MERIDEN —The City Council’s Finance Committee unanimously approved bonding $1.8 million for renovations of the aged tracks and athletic fields at Platt and Maloney high schools.
The project will cost a total of $4 million, however, the city plans to use about $2.2 million leftover from renovations at Platt and Maloney to offset the costs. The city is also expected to receive some reimbursement from the state, bringing the renovation’s total additional cost to about $1.5 million, officials said.
The project, approved by the committee 5-0 Monday night, calls for replacing the tracks and installing synthetic turf athletic fields.
The high school tracks were constructed in 1990 and have exceeded their 20-year life expectancy. Both athletic fields, comprised of natural grass, have safety issues and cannot be used in wet conditions.
“There's no question it has to be done,” Councilor Cathy Battista said of the renovations.
Several school officials and employees — including athletic directors from both high schools, band supervisors, parents, and administrators — spoke in favor of the project during a public hearing held before the council meeting.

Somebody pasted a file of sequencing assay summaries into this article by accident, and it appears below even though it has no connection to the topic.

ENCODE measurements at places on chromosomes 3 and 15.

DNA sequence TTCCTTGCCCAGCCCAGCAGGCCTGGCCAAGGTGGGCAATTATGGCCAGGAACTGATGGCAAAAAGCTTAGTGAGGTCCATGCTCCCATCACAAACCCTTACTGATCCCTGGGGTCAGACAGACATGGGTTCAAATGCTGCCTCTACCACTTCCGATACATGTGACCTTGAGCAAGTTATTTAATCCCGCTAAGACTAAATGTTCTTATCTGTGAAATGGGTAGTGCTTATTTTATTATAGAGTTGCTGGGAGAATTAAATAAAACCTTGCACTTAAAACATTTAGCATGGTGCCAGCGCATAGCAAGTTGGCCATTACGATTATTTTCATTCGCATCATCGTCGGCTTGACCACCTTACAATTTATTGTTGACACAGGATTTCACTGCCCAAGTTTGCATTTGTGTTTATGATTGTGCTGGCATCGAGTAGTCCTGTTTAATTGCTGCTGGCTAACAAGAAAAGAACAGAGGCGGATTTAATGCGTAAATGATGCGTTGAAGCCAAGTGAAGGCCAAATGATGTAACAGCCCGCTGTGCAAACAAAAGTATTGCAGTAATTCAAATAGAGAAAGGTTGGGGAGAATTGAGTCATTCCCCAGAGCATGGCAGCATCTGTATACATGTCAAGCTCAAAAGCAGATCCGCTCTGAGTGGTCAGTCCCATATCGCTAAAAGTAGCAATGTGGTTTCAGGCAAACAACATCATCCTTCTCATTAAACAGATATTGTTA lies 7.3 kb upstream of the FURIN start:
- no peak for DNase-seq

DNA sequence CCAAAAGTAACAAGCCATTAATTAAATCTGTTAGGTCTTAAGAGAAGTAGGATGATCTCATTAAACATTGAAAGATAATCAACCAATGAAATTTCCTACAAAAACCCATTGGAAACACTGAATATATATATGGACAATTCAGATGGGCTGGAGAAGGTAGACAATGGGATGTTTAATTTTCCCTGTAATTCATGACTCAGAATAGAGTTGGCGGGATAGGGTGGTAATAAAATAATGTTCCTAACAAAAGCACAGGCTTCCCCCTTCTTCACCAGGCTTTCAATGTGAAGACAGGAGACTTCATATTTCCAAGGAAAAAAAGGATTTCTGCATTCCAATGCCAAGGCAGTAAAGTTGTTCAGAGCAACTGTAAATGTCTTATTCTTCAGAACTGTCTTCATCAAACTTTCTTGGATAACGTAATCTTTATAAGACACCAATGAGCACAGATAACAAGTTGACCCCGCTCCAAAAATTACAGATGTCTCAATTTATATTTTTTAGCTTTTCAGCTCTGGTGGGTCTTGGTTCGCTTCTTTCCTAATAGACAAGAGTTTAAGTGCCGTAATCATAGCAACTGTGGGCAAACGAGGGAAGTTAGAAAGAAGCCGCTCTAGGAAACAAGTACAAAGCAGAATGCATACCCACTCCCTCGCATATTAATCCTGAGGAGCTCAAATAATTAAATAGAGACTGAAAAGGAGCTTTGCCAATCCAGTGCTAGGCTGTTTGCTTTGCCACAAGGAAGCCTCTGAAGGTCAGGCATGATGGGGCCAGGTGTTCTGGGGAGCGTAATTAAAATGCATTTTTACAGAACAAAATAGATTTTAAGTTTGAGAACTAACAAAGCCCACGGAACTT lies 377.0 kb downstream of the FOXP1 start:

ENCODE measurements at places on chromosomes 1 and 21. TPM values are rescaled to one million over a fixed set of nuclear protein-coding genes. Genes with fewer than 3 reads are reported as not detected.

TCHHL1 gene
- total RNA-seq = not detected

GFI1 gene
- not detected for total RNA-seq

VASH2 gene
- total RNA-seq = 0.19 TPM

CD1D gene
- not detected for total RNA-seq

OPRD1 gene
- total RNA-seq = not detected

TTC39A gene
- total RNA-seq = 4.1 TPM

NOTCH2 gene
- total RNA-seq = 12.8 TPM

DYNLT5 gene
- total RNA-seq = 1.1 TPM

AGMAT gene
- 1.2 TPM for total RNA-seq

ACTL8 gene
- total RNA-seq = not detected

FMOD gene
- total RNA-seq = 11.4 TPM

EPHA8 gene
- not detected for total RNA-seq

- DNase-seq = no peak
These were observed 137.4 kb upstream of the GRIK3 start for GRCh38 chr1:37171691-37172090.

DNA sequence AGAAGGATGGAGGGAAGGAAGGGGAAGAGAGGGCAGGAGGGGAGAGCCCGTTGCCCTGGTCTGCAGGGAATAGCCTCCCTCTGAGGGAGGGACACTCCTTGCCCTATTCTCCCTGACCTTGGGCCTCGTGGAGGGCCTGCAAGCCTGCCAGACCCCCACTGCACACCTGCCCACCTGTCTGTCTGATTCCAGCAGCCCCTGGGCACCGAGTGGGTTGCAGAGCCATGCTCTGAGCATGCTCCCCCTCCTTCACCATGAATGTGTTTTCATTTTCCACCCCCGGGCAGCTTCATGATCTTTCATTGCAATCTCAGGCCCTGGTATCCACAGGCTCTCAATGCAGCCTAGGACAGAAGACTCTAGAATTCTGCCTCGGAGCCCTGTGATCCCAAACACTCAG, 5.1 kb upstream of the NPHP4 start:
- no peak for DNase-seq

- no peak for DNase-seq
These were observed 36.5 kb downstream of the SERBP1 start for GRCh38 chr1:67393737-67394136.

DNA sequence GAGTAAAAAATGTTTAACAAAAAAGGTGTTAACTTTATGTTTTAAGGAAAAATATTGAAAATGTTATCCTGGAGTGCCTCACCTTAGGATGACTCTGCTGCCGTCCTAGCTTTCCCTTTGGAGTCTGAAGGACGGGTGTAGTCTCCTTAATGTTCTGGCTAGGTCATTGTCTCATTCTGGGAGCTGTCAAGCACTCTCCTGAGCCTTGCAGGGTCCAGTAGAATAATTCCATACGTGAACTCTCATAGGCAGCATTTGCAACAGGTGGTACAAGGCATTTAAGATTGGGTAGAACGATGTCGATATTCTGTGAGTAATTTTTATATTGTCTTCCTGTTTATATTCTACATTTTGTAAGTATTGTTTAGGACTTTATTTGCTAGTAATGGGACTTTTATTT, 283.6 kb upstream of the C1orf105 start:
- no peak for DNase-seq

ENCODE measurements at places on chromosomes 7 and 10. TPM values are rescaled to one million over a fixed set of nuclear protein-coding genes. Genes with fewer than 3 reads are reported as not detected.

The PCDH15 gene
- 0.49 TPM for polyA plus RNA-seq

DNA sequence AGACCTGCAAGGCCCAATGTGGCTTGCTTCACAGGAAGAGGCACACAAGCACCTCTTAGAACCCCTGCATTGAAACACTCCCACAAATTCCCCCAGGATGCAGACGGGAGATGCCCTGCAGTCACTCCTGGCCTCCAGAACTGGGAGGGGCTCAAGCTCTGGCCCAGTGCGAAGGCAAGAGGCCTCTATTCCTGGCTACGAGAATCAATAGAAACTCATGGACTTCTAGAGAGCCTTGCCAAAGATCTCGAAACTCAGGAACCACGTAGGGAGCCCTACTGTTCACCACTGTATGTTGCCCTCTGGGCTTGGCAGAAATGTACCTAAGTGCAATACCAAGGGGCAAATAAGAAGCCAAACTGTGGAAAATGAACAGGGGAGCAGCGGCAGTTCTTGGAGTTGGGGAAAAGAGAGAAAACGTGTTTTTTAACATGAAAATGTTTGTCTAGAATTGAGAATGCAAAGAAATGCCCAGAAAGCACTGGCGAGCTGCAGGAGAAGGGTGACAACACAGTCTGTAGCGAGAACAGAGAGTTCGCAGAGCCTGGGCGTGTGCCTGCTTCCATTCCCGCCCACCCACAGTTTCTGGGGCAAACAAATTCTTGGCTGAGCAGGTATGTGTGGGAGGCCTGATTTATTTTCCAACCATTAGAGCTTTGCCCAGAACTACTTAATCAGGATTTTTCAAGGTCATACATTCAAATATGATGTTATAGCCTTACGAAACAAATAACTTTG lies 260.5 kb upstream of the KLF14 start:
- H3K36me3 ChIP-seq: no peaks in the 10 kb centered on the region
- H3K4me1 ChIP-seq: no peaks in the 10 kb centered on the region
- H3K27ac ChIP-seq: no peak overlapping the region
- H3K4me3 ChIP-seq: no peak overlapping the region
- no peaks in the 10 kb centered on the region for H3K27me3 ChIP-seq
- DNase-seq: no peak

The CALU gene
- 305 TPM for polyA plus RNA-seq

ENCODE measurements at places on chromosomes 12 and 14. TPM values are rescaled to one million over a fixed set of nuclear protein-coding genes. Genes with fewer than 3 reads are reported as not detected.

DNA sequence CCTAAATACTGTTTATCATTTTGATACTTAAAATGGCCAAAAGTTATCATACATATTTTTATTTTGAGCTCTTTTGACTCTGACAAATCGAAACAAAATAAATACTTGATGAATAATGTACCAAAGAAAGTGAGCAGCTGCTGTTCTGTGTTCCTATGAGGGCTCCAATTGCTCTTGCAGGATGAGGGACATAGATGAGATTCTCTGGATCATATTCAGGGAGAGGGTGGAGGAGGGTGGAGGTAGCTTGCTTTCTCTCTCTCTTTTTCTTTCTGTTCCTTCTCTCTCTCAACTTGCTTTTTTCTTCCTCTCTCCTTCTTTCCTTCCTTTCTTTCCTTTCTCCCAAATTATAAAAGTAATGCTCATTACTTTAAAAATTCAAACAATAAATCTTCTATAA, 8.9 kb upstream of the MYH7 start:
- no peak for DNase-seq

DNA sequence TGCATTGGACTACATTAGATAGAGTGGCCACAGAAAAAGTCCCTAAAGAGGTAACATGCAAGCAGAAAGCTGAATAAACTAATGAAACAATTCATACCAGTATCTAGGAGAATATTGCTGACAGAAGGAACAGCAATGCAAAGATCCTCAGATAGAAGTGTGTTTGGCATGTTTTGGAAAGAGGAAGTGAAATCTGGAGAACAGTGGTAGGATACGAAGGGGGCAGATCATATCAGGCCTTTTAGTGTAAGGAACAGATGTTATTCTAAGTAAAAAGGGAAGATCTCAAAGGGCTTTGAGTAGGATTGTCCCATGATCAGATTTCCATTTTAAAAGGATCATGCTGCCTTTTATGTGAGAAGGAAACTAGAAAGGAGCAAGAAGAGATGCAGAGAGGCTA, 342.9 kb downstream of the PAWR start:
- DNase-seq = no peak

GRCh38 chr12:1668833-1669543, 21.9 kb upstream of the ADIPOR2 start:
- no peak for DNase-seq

Former Platt football coach Tom Ryan, who was on a committee that oversaw the renovations of Falcon Field, said Meriden will “have some of the worst athletic facilities in the state” in five years without the renovations.
Platt Athletic Director Richard Katz said cracks appear on the school’s track annually but because of the track’s “rotting subsurface,” the patchwork to repair the crack peels off in two weeks.
Katz listed off other advantages to installing synthetic turf, including reduced maintenance costs and less cancellations of practices and games because the natural grass field needs to dry out.
Brian Cyr, band director at Maloney High School, said the turf fields will also benefit the bands, which use the fields “10 to 25 hours per week from August to November.”
Over 30 percent of Maloney’s field has been “reduced to dirt,” Cyr said, and needs to be closed each year from the end of winter to August for maintenance and grass regeneration.
Project representatives from the firm Milone & MacBroom, of Cheshire, presented project designs and cost estimates to the committee Monday.
Representatives from the firm said they did not include a midfield logo in their designs because they wanted to keep costs down, but committee members expressed a desire for a midfield logo and voted to increase the project budget by $30,000 in total for the logos.
Project architect Kevin Fuselier said the price of a logo can range per field from $5,000 for a single letter to $35,000 for an elaborate logo.
The project still requires approval from the City Council and will also need approval from the state because the city will receive reimbursement.
If the project is ultimately approved, the city hopes to put construction out to bid in March.
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